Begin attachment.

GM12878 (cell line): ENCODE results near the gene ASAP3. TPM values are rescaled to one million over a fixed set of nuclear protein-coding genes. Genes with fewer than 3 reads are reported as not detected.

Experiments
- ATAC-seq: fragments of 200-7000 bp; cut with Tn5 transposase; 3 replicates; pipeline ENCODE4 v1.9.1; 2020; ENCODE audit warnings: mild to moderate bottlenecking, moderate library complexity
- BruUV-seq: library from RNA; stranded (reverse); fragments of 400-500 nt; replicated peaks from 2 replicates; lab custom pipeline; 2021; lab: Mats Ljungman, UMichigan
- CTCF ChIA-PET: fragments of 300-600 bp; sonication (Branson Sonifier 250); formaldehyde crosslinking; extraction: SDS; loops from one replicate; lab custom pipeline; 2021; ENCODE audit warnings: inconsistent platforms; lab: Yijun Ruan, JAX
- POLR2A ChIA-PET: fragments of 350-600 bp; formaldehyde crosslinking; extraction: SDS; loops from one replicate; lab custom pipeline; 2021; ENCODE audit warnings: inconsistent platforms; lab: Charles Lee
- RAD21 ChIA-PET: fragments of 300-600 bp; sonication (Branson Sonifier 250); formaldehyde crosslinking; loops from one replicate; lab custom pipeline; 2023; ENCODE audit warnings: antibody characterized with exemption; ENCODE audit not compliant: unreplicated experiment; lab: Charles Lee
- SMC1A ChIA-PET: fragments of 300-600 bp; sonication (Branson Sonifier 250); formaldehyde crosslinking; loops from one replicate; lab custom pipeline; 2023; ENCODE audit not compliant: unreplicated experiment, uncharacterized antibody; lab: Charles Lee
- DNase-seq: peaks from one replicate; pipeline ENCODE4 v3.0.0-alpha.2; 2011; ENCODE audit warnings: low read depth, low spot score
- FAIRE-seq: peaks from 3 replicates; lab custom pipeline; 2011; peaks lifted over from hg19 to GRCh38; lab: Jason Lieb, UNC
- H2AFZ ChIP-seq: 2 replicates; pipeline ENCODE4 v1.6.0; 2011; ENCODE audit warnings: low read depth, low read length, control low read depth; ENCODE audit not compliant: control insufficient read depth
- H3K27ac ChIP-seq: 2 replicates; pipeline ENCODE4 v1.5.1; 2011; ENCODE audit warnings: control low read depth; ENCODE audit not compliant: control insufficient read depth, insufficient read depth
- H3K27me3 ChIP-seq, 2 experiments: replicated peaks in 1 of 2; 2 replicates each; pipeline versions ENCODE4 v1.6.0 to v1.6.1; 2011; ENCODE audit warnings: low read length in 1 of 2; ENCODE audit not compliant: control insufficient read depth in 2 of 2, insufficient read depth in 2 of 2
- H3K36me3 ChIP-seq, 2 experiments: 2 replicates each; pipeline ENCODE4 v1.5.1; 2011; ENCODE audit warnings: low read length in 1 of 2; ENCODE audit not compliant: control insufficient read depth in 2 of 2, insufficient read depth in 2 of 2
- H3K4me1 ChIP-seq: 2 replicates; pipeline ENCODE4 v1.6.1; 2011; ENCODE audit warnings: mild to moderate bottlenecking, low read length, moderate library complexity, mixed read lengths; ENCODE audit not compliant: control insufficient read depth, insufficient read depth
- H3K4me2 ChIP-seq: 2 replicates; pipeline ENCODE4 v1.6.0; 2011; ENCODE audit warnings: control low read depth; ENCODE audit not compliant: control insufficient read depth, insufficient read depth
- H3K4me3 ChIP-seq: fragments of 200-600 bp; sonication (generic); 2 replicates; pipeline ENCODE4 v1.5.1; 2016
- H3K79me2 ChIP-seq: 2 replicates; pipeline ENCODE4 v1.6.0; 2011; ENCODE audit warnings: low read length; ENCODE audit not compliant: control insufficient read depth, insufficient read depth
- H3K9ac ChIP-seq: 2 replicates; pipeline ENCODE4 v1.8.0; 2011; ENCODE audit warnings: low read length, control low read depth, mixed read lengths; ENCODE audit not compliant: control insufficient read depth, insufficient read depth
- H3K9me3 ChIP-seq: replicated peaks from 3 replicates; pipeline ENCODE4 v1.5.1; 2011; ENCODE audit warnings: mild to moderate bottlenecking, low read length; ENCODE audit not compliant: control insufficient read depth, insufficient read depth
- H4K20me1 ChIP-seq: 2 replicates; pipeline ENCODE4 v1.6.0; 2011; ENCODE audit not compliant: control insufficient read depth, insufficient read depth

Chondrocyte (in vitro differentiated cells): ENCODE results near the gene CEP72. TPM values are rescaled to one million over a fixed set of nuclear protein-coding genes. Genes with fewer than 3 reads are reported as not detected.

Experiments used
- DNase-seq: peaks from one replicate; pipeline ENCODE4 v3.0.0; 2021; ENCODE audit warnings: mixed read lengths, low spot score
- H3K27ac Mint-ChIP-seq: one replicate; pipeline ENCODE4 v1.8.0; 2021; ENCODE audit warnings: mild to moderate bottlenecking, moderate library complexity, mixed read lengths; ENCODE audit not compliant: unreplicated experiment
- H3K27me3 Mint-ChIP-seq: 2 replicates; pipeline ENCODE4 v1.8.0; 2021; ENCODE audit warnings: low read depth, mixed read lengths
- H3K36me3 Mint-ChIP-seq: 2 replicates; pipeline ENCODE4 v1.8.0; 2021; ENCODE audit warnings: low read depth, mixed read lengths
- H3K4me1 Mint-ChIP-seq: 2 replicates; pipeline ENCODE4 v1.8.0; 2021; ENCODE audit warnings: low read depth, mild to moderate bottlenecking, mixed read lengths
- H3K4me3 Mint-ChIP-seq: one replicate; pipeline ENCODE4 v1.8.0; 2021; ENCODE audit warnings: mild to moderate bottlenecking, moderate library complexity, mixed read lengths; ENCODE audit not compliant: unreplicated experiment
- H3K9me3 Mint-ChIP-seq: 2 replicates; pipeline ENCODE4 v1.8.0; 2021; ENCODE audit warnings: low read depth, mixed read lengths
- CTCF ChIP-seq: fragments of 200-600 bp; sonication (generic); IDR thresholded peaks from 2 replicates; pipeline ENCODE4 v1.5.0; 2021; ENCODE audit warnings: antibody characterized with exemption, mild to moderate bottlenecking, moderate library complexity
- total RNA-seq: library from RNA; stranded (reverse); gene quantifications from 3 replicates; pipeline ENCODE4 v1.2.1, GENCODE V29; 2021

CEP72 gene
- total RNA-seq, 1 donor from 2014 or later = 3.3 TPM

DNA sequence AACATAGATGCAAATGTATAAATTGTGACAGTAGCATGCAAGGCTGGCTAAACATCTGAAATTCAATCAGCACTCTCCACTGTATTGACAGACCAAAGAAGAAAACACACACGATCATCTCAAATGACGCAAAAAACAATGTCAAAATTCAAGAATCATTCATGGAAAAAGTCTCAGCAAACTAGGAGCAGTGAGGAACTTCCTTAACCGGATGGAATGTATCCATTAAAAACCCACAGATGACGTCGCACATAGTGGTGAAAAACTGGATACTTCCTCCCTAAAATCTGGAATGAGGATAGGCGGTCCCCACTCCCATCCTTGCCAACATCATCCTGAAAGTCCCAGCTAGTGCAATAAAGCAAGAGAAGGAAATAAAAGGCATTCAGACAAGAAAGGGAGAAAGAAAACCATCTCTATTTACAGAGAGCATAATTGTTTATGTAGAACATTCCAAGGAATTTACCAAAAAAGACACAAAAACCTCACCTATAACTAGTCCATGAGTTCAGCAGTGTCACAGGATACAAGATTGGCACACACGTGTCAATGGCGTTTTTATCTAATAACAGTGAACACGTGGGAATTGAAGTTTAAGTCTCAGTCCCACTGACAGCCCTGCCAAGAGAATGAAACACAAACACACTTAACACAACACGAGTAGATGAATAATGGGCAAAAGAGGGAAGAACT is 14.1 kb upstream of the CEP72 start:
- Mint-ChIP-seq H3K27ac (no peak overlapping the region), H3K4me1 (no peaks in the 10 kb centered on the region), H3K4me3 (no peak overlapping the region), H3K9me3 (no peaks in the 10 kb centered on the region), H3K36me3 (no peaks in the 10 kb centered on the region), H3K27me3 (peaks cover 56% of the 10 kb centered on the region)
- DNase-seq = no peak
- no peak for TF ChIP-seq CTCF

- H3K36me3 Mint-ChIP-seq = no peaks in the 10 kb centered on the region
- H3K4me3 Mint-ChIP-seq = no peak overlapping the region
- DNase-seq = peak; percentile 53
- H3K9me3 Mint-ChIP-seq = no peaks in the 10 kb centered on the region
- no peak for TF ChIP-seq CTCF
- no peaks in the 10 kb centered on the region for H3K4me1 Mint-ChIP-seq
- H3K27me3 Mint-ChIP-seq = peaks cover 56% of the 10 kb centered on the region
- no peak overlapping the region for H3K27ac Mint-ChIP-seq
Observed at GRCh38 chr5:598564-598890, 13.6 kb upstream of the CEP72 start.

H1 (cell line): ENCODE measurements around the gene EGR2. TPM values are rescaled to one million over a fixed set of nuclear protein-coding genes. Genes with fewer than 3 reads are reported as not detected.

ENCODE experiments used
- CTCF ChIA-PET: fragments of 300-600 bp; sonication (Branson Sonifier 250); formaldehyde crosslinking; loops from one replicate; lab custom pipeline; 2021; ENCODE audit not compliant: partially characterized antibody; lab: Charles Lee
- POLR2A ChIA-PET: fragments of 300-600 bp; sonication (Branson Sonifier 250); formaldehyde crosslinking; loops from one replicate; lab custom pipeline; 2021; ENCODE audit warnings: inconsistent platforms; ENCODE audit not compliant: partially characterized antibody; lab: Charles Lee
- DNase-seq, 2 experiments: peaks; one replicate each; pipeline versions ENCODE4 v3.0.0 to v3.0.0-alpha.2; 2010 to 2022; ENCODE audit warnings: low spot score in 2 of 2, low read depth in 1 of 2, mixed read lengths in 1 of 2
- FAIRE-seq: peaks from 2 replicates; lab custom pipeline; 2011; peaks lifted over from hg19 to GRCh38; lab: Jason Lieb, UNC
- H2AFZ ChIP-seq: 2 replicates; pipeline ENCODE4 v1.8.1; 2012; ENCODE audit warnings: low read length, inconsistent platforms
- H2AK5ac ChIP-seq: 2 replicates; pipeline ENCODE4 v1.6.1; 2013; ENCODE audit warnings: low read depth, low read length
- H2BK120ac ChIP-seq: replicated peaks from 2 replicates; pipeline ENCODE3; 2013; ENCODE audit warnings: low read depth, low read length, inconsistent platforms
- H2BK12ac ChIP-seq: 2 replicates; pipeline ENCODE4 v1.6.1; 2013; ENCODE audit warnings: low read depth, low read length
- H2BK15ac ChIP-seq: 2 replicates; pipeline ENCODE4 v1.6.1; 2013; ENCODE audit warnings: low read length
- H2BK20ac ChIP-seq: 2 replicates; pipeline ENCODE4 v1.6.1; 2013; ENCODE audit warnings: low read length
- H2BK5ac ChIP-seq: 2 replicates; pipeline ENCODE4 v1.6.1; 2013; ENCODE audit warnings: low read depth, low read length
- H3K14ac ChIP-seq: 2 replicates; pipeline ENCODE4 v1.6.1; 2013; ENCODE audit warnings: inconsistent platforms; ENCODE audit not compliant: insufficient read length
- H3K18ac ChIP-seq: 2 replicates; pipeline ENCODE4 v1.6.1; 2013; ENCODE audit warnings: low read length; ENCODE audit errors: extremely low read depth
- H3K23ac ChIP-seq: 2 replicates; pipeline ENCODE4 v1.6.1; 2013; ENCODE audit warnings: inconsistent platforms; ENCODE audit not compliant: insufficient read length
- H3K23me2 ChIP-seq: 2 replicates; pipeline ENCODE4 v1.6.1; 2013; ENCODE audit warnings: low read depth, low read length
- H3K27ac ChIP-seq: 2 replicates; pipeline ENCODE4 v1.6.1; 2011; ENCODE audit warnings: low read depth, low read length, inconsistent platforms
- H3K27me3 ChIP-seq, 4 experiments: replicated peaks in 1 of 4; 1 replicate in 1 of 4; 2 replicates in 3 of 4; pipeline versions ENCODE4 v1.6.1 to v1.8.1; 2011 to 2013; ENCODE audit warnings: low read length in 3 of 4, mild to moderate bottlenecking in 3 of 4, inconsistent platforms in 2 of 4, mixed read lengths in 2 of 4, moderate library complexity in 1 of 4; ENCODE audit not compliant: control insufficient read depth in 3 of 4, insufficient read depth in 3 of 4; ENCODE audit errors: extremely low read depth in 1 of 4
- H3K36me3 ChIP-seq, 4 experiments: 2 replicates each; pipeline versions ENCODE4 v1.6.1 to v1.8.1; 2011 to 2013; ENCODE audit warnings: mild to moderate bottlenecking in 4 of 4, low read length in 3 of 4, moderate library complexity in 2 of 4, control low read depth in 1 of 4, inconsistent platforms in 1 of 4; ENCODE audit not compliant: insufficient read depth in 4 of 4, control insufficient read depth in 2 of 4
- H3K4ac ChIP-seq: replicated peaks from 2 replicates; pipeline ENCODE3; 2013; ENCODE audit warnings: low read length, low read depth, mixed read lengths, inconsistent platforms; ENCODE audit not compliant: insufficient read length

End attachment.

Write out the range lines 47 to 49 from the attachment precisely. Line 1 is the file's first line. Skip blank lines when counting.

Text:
Observed at GRCh38 chr5:598564-598890, 13.6 kb upstream of the CEP72 start.

H1 (cell line): ENCODE measurements around the gene EGR2. TPM values are rescaled to one million over a fixed set of nuclear protein-coding genes. Genes with fewer than 3 reads are reported as not detected.

ENCODE experiments used